Tuesday, 28 August 2012
How to Influence Your Treatment
The patient-doctor relationship is central to the delivery of healthcare on a worldwide basis. This relationship has been changing in most developed countries in recent years in that patients are now more open to question courses of treatment outlined by doctors than they were previously. This is a positive step in the delivery of healthcare to consumers (patients). A good relationship has honesty, mutual respect, trust and confidentiality as its core values.
The first thing you need to get your doctor to do in relation to a health problem, is to summarise all the different approaches to its resolution. If the doctor is proposing a prescription drug be used in the treatment of your problem, you need to ask if there is an alternative to this approach. Diet, exercise, water, food supplements, holistic, homeopathic and herbal remedies have all been used successfully to treat some health problems. If people have been successfully treated in the past for the ailment in question without drugs, let the doctor know you would prefer the non-drug route if that is how you feel.
If the doctor insists that a drug is the only option in dealing with your health problem, then you need to ask the following questions:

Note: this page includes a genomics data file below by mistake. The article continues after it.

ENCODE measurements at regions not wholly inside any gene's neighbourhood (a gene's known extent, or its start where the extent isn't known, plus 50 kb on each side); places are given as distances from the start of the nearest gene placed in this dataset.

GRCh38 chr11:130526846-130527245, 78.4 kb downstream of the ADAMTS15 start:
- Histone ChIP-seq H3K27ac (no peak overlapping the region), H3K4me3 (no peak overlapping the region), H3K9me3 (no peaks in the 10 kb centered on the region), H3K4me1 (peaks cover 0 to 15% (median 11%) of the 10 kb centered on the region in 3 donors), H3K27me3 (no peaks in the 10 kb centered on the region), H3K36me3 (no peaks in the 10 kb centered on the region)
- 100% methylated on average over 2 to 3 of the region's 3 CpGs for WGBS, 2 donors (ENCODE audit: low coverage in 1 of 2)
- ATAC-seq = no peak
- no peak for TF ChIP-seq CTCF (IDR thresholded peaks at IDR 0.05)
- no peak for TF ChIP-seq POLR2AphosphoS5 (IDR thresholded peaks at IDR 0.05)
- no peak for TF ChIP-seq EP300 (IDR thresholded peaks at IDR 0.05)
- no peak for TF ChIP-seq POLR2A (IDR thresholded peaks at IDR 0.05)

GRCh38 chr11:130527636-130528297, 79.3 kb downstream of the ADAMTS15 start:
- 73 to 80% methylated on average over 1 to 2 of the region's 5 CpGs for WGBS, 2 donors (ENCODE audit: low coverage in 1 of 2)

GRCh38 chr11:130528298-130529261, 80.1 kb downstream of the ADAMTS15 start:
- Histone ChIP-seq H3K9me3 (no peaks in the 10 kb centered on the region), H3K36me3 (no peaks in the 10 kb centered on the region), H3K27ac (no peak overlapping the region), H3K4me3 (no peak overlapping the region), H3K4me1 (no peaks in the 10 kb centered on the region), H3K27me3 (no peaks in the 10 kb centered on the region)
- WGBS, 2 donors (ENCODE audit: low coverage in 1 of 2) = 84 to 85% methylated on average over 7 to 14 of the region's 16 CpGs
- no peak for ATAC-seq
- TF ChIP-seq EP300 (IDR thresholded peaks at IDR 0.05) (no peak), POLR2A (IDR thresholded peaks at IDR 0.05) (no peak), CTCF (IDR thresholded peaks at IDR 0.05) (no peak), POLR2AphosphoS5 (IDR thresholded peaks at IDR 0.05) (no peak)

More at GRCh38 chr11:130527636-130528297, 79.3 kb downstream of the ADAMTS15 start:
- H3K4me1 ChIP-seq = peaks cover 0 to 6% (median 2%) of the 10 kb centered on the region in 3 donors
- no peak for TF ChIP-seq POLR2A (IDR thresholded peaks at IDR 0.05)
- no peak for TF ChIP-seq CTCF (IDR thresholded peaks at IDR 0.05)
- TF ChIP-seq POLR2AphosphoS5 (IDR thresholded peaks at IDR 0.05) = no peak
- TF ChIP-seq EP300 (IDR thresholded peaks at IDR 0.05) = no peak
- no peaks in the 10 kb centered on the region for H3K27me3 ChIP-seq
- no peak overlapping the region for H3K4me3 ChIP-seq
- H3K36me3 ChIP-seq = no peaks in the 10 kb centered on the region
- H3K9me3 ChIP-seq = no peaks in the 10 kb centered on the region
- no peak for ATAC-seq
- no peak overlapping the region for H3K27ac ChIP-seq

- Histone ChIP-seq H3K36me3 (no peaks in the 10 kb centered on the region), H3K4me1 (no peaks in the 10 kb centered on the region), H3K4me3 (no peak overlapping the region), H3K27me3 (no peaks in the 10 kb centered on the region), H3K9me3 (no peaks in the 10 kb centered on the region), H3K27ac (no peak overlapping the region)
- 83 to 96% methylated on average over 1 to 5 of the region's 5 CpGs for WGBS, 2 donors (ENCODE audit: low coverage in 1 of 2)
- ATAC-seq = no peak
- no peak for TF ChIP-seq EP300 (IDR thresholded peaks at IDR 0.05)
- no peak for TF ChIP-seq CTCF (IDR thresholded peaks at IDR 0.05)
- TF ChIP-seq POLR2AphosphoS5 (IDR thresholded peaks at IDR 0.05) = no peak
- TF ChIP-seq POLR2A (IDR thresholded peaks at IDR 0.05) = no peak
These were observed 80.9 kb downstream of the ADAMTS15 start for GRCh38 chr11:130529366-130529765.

1. Who manufacturers the drug?
2. Is there an equivalent drug on the market by another drug company?
3. Why the preference for the specific drug proposed?
4. Does the drug address the underlying cause of the problem, or merely provide a temporary respite from the symptoms?
5. What side effects are stated by the manufacturer for the proposed drug?
6. What side effects did other patients report after taking the drug?
7. Is the drug only proposed as a short-term measure?
8. What is the long-term solution of the problem?
By questioning your doctor, you need to establish two things: if there is a bias against natural or alternative treatments for health problems; or if the products of one particular pharmaceutical company are favoured over others. Unless you totally trust your doctor from previous experience, you should try the questioning route as a consumer: you have a right to have all the alternatives fully explained to you at the outset having paid, one way or another, for the treatment you are receiving.
The better informed you are about alternative courses of treatment for your problem prior to a visit to your doctor, the more you can influence the course of treatment decided upon by mutual agreement. Visiting online resources such as The Mayo Clinic, Health Insite, MedlinePlus and CHIS –UK can help you to understand the different options available in contrast with orthodox medicine.
If you go to the surgery unprepared in any way about your condition, then you are generally putting yourself at the mercy of what conventional medicine has decided for your condition. In such a situation, a course of treatment for a health problem can get very biased dependent upon the attitude of the medical establishment in the particular part of the world you live in. If you don’t believe the last statement, then go and read my March post titled “ Why One Person’s Ordeal is Significant.”